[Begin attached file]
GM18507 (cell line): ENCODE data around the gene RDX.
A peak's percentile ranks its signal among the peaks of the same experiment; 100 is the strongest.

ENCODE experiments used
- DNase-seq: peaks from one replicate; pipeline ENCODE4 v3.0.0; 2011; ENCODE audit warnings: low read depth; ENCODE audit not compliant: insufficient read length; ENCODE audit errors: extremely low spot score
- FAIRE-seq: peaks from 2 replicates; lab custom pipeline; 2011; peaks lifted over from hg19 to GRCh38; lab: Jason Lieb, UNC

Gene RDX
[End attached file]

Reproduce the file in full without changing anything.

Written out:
GM18507 (cell line): ENCODE data around the gene RDX.
A peak's percentile ranks its signal among the peaks of the same experiment; 100 is the strongest.

ENCODE experiments used
- DNase-seq: peaks from one replicate; pipeline ENCODE4 v3.0.0; 2011; ENCODE audit warnings: low read depth; ENCODE audit not compliant: insufficient read length; ENCODE audit errors: extremely low spot score
- FAIRE-seq: peaks from 2 replicates; lab custom pipeline; 2011; peaks lifted over from hg19 to GRCh38; lab: Jason Lieb, UNC

Gene RDX